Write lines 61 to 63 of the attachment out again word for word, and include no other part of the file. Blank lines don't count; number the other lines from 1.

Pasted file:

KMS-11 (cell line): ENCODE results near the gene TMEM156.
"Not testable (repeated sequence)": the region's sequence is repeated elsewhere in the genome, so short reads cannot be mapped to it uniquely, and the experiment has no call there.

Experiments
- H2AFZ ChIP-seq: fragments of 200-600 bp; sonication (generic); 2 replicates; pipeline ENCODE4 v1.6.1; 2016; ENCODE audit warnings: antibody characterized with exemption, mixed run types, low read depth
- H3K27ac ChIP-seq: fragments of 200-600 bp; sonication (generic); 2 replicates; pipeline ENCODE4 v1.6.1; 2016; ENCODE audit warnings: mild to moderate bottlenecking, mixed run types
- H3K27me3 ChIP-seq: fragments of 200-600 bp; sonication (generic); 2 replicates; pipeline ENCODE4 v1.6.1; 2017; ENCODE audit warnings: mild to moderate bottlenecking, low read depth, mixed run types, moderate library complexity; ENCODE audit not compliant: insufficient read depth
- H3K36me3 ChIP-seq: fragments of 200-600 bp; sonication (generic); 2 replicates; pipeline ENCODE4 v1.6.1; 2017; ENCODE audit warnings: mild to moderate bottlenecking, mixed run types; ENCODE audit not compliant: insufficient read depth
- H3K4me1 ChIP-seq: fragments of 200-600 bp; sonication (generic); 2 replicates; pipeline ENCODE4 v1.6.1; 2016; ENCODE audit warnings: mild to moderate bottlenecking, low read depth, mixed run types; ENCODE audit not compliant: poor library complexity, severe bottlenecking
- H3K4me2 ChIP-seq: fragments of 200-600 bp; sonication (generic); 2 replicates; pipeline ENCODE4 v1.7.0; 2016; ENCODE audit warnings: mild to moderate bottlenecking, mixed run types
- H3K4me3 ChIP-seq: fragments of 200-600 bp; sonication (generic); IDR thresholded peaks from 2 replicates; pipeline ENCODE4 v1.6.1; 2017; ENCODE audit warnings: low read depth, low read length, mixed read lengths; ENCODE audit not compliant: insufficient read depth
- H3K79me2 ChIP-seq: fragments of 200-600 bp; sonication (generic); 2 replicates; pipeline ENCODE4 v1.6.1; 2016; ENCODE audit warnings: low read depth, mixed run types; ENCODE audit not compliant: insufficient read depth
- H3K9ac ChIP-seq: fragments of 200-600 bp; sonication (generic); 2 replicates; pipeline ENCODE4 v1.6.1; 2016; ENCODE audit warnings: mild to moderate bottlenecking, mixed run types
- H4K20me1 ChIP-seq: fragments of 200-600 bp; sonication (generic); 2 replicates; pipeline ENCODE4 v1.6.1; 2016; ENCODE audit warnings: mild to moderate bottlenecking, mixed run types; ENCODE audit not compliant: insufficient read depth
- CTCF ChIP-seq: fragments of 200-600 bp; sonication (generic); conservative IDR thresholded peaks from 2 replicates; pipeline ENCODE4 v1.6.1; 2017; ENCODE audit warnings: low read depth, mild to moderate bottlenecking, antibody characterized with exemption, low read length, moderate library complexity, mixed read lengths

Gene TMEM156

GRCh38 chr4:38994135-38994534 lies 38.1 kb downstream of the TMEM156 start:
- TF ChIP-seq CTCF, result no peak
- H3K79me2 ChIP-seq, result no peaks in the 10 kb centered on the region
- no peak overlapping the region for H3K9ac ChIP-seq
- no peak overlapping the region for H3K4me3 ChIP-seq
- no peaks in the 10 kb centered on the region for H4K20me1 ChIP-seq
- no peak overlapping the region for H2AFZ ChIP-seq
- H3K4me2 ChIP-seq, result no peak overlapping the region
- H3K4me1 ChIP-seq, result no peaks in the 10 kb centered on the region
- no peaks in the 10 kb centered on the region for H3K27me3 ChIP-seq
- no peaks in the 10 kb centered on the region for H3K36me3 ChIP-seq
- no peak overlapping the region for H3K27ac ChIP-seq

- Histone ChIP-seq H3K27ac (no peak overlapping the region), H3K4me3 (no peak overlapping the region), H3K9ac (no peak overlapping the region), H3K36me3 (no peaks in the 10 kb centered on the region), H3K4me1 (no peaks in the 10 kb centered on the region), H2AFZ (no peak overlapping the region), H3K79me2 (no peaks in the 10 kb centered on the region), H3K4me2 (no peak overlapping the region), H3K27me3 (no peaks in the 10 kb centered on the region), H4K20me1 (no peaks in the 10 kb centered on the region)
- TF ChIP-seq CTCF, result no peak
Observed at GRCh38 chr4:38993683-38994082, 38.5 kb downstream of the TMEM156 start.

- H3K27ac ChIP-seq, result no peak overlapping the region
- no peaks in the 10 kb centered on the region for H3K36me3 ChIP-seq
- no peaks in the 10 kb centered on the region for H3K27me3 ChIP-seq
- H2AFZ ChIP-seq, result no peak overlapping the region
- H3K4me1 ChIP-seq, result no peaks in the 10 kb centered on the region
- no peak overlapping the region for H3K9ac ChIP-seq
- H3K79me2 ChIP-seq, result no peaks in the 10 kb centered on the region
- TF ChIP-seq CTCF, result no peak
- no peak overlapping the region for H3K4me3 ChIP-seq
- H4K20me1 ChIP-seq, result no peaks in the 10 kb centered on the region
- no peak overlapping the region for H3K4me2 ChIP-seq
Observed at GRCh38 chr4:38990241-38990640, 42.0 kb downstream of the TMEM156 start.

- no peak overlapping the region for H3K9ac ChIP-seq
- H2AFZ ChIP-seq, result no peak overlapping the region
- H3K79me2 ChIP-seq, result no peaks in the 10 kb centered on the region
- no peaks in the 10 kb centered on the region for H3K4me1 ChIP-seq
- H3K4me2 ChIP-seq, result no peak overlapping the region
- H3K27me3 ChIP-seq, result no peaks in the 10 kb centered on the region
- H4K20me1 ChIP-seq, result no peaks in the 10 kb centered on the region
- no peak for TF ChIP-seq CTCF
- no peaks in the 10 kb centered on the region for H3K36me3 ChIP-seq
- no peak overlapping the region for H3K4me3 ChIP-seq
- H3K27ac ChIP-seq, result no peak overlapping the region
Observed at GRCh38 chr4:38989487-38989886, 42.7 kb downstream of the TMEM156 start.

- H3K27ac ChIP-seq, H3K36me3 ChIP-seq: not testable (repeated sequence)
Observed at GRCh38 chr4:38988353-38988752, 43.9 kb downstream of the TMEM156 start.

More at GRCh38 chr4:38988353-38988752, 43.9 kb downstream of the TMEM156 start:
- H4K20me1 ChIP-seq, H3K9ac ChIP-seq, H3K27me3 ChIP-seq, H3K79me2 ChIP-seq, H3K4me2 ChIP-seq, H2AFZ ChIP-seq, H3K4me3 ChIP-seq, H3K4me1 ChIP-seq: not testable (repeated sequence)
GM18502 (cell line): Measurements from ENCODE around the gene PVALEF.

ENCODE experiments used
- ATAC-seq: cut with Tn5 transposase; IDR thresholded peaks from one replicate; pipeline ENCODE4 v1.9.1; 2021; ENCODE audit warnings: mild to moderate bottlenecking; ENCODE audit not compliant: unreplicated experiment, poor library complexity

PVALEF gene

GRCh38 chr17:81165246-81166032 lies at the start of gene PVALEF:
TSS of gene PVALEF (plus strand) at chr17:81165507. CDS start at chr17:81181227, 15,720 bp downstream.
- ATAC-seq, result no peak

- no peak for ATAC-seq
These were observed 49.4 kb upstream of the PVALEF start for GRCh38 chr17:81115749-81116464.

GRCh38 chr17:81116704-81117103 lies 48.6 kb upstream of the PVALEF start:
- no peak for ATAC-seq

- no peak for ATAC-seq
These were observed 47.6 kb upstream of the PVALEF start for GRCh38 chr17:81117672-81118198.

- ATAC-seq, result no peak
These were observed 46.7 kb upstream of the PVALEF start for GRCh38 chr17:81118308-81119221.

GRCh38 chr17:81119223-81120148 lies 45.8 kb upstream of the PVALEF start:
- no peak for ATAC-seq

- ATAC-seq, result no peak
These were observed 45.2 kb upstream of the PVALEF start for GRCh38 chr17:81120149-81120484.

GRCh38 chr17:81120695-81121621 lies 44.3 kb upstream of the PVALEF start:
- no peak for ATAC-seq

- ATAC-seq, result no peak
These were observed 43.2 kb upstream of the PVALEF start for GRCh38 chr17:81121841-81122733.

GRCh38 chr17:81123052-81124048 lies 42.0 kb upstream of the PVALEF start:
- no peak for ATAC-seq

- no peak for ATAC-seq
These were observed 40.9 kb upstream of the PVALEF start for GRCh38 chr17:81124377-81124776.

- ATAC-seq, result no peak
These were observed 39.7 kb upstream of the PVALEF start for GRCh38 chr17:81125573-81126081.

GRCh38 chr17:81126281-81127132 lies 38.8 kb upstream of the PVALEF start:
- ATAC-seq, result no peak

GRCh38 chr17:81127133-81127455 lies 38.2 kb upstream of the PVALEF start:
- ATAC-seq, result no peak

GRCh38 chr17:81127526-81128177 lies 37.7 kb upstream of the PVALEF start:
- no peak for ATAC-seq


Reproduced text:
- ATAC-seq: cut with Tn5 transposase; IDR thresholded peaks from one replicate; pipeline ENCODE4 v1.9.1; 2021; ENCODE audit warnings: mild to moderate bottlenecking; ENCODE audit not compliant: unreplicated experiment, poor library complexity

PVALEF gene

GRCh38 chr17:81165246-81166032 lies at the start of gene PVALEF: